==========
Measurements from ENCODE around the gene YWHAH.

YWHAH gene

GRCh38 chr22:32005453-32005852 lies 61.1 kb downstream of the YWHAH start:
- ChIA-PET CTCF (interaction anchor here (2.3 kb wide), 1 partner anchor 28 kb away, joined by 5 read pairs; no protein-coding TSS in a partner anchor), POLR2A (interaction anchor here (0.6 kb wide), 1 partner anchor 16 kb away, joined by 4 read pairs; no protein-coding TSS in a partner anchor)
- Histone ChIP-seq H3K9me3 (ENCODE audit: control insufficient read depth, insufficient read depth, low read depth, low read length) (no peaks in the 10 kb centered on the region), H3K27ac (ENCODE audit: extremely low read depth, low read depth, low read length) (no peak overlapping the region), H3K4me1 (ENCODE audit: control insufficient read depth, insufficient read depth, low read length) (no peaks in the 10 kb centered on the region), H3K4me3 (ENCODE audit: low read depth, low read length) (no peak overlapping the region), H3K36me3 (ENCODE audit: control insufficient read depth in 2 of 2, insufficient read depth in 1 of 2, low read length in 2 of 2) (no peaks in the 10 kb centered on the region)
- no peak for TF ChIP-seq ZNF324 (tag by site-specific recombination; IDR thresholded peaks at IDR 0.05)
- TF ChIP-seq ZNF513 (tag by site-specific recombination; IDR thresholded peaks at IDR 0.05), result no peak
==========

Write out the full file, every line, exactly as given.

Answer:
Measurements from ENCODE around the gene YWHAH.

YWHAH gene

GRCh38 chr22:32005453-32005852 lies 61.1 kb downstream of the YWHAH start:
- ChIA-PET CTCF (interaction anchor here (2.3 kb wide), 1 partner anchor 28 kb away, joined by 5 read pairs; no protein-coding TSS in a partner anchor), POLR2A (interaction anchor here (0.6 kb wide), 1 partner anchor 16 kb away, joined by 4 read pairs; no protein-coding TSS in a partner anchor)
- Histone ChIP-seq H3K9me3 (ENCODE audit: control insufficient read depth, insufficient read depth, low read depth, low read length) (no peaks in the 10 kb centered on the region), H3K27ac (ENCODE audit: extremely low read depth, low read depth, low read length) (no peak overlapping the region), H3K4me1 (ENCODE audit: control insufficient read depth, insufficient read depth, low read length) (no peaks in the 10 kb centered on the region), H3K4me3 (ENCODE audit: low read depth, low read length) (no peak overlapping the region), H3K36me3 (ENCODE audit: control insufficient read depth in 2 of 2, insufficient read depth in 1 of 2, low read length in 2 of 2) (no peaks in the 10 kb centered on the region)
- no peak for TF ChIP-seq ZNF324 (tag by site-specific recombination; IDR thresholded peaks at IDR 0.05)
- TF ChIP-seq ZNF513 (tag by site-specific recombination; IDR thresholded peaks at IDR 0.05), result no peak